Swirl in cepiaNow I’d like to highlight an aspect of suffering not often acknowledged. I said in the beginning of this post that we have choice in whether or not we suffer. From what I shared above, it may seem the choice would be to simply stop resisting “what is.” Indeed, an entire self-help industry has been built upon this premise. But here is something that is often overlooked or denied: If we are suffering, we want it to stop. That might seem obvious, but this is actually one of the most important breakthroughs I have ever had. Let me put it another way: Intrinsic in the nature of suffering is the desire for it to stop. We have no choice in the matter. If we are suffering, we cannot talk ourselves out of wanting it to go away. No amount of contriving and affirming will make that desire disappear. And when we try to make this desire go away — try to stop resisting — we are simply adding yet another layer of resistance (resisting our resistance), thus compounding the issue further. The desire for suffering to stop and the suffering itself are forever linked together. I call this the “cycle of suffering” because being caught in this cycle feels like being caught in a gigantic feedback loop with the same information being regurgitated over and over. And what happens when we have a desire for the suffering to stop? We will try to find ways to make it end. We will search, seek, analyze, plan, experiment, cajole, beg, plead, and try just about anything to make it go away, “heal” it, or “transmute” it. Unfortunately, all of that searching is a part of the suffering itself. It cannot lead to anything other than suffering, even if the conditions we blame the suffering on shift and morph into other forms. This is the “self-help” trap I’ve been caught in most of my life. At least it has kept me busy!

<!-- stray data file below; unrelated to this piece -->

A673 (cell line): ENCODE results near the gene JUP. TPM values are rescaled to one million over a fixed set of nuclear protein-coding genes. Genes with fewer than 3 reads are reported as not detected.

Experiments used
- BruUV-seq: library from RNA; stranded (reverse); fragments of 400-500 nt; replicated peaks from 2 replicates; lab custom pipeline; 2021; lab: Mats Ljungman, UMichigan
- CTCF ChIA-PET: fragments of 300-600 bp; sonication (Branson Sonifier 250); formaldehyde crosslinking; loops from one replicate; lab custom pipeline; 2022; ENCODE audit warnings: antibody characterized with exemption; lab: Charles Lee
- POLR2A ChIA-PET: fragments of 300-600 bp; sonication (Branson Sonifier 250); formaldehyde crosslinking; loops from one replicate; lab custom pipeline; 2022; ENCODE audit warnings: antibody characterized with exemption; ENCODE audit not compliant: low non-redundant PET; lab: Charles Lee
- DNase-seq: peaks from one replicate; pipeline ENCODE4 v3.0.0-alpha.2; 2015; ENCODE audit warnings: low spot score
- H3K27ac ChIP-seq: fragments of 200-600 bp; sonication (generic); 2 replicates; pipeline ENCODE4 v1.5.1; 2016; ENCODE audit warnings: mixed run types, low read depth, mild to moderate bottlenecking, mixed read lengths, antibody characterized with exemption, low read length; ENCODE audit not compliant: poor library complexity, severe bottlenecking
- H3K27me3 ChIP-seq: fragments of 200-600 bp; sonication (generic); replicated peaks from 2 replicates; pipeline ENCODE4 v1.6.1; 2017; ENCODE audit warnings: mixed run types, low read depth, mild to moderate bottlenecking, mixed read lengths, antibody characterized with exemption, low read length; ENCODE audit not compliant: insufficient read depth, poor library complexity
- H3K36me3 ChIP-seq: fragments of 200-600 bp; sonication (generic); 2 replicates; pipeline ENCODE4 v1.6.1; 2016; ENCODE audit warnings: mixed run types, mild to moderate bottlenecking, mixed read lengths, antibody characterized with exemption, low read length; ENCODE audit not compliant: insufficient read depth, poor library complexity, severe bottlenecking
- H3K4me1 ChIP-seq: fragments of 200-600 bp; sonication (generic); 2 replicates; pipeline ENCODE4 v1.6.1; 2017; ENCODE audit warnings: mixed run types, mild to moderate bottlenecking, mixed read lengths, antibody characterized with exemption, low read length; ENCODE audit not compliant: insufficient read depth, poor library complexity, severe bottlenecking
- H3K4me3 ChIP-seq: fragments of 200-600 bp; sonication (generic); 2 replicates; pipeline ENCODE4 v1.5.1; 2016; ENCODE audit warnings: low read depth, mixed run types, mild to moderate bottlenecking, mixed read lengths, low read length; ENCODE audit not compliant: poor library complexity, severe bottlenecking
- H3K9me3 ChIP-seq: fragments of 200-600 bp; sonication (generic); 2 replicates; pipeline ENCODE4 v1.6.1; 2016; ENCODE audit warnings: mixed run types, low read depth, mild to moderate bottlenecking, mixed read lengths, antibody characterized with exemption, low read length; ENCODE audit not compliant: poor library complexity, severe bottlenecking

So… What’s Next Then?

When I had this realization, I immediately understood that the only way out of this cycle is to shift our attention to “something else” within us that is not suffering. This can be the hardest thing in the world to do for many reasons. Suffering is extremely compelling. It is addictive. And it is often literally who we think we are. Furthermore, we are convinced that we have to somehow directly address the suffering itself to make it go away. But the truth is, resisting our resistance (suffering) only keeps us in the cycle.

Our choice is not in whether or not we are resisting “what is.” If we are suffering, we are already doing that. Our choice is in where we place our attention next. Just because we are caught in the cycle of suffering doesn’t mean there is nothing else to who we are. Many of us do not realize there is anything else to us. Our entire lives have become almost entirely about trying to control and avoid what we don’t want (suffering).

the journey beginsThe process of Healing begins by noticing there is more to who we are than the cycle of suffering we are caught in, that there is “something else” to us. We can begin to turn our attention toward this broader aspect of ourselves and, grounded in this Resource, form a new relationship with our suffering. When we do this, our suffering will be transmuted. At its core, this is a process of deep self acceptance.

Would you like to read more about the process of Healing? Check out the section on my webpage entitled, What Is Healing?

In Gratitude & Love,
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Real Emotion vs. Suffering – Part 1

modern artWhen we were young, many of us learned to believe that certain energies are bad or wrong to feel or experience. These fundamental, natural energies could be called “emotions,” if you define emotion as simply energy in motion. For instance, if we expressed naturally arising energies such as what we call joy, exuberance, or love, and our parents held beliefs that those energies are wrong to express in excess or even wrong to feel at all, they will have attempted to squelch the expression of those energies in us. Likewise, if we expressed energies such as what we call anger or sadness, perhaps our parents believed those energies are harmful and so attempted to squelch their expression as well. When we bought into this — that is, when we ourselves began to believe those energies are wrong to feel — we then began to resist or repress those energies whenever they arose in us. The resistance/repression of those energies then becomes an automatic, unconscious reaction whenever they arise in us. And so now, as adults, we are in a situation where we believe (unconsciously at this point) that these energies arising in us should not be there, which puts us in conflict with the reality that they are there. Our resistance to these naturally arising energies (the clash between our beliefs and reality) is experienced by us as suffering. (If you haven’t read it already, please see What Is Suffering? before moving on so you’ll have a context for how I am describing suffering here.)